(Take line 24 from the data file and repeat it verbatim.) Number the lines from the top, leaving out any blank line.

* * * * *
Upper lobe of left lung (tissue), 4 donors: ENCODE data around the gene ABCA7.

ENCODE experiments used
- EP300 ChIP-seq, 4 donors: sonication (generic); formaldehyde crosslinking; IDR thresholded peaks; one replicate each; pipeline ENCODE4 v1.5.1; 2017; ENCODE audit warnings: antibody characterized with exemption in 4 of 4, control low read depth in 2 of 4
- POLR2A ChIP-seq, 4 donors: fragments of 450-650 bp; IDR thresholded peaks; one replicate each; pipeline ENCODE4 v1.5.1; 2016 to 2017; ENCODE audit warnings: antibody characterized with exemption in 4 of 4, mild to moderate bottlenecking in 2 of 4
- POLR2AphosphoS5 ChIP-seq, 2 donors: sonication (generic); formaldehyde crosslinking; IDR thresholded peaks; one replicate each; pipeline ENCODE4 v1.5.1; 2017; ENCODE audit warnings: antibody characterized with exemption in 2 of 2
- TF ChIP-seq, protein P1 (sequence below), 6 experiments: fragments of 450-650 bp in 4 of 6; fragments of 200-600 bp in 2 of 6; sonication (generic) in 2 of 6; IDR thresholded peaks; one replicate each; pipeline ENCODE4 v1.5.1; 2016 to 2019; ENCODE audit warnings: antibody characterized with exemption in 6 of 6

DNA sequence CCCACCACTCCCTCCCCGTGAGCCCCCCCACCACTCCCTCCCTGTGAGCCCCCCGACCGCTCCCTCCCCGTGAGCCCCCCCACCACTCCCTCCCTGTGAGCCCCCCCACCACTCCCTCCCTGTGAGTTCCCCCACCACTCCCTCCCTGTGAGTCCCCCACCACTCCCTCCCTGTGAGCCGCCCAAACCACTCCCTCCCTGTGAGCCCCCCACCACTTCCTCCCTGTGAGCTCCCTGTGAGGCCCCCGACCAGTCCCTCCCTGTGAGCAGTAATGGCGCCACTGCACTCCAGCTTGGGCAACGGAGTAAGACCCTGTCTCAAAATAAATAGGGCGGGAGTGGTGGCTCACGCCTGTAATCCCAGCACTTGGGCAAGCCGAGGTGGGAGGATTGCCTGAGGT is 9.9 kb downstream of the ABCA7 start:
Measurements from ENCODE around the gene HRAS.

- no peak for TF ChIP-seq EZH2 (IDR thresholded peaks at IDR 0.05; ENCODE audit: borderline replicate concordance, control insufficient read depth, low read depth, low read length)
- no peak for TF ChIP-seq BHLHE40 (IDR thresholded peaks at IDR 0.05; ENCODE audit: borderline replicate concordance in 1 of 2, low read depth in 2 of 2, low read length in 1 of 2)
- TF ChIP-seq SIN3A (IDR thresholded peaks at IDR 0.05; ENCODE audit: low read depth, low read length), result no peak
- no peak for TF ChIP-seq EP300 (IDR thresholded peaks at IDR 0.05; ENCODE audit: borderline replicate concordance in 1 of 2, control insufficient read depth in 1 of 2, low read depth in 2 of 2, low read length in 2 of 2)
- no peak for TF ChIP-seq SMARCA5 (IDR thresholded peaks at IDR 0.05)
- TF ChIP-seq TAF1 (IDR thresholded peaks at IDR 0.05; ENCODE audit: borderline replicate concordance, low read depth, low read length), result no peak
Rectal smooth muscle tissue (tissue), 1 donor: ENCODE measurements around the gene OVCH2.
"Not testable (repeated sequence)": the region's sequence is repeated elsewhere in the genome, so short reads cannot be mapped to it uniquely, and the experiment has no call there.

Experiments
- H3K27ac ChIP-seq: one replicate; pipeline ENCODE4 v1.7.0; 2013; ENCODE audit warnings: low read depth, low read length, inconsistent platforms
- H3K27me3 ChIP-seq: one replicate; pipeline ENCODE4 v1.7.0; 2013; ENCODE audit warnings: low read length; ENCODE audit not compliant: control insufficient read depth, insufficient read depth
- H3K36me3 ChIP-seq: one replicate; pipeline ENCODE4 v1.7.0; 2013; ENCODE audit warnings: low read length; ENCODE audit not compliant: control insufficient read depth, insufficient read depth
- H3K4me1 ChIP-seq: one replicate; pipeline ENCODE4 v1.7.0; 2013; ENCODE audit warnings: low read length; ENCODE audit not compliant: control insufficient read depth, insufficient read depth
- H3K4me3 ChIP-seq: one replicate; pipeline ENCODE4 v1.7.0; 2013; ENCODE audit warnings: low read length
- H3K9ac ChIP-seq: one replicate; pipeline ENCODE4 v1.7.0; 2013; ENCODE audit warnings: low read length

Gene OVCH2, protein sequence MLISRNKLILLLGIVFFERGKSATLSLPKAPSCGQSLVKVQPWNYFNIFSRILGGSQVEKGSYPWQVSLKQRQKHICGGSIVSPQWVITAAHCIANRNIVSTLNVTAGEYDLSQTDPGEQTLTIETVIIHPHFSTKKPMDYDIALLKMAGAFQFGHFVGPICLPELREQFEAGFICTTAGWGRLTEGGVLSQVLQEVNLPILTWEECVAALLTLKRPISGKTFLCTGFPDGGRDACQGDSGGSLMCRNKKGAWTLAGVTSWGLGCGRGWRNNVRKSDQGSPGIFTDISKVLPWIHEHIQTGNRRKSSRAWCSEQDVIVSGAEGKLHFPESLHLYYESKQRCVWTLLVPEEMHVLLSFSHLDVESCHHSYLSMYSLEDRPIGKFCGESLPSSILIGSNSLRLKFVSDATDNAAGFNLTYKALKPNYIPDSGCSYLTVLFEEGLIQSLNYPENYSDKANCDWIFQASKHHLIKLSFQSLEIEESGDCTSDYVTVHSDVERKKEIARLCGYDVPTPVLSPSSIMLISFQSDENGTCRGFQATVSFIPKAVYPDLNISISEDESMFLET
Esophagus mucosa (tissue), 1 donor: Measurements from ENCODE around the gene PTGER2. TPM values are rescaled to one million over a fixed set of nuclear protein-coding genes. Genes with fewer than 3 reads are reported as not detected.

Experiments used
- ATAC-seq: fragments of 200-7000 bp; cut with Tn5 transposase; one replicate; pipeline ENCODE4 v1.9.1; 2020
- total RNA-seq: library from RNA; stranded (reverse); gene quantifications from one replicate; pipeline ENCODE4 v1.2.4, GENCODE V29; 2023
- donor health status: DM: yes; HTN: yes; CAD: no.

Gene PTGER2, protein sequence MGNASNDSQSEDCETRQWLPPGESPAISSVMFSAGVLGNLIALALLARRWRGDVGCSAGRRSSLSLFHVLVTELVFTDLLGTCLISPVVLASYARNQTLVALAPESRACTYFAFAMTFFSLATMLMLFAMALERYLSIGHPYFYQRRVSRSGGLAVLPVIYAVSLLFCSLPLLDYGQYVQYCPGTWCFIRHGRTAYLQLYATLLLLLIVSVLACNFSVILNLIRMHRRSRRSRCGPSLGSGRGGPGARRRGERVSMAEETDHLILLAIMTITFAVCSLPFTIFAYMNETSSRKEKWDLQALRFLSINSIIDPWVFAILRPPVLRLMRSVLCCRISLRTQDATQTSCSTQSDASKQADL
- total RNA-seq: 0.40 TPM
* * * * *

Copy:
Gene OVCH2, protein sequence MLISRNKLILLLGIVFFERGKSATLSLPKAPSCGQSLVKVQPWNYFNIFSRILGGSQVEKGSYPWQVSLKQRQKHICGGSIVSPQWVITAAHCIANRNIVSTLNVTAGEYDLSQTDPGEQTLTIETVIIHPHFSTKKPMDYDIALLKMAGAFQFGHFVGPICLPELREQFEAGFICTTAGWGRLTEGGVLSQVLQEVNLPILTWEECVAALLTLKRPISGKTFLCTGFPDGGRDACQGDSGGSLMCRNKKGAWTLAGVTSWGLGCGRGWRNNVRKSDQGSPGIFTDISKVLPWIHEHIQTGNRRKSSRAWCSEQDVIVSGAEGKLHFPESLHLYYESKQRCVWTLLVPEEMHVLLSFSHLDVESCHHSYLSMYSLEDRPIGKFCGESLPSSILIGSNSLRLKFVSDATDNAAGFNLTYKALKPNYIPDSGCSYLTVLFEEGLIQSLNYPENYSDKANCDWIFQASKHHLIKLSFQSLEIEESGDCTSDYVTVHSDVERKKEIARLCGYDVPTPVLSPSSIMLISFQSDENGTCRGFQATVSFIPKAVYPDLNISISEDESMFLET